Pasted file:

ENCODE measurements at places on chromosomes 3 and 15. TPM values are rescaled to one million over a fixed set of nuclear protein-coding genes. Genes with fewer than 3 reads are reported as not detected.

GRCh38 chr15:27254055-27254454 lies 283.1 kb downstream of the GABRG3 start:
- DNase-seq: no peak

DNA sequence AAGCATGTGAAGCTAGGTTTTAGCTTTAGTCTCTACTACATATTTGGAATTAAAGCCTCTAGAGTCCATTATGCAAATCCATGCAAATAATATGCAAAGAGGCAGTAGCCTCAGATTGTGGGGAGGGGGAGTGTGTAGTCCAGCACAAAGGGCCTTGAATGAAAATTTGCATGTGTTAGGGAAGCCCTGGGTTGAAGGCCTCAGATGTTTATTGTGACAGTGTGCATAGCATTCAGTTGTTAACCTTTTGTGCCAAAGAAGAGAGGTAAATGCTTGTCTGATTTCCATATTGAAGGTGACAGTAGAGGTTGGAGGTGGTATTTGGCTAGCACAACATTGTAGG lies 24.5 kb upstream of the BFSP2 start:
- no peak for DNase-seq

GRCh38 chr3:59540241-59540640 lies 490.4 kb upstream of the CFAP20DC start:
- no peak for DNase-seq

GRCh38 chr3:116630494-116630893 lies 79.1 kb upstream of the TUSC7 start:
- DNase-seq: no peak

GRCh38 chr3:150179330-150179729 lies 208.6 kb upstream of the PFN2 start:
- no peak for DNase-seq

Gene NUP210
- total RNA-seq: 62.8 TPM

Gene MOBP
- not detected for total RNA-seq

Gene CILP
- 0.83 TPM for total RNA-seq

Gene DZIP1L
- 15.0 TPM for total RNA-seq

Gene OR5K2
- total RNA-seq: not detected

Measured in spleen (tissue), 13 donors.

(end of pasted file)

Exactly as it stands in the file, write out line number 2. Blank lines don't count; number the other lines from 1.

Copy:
GRCh38 chr15:27254055-27254454 lies 283.1 kb downstream of the GABRG3 start: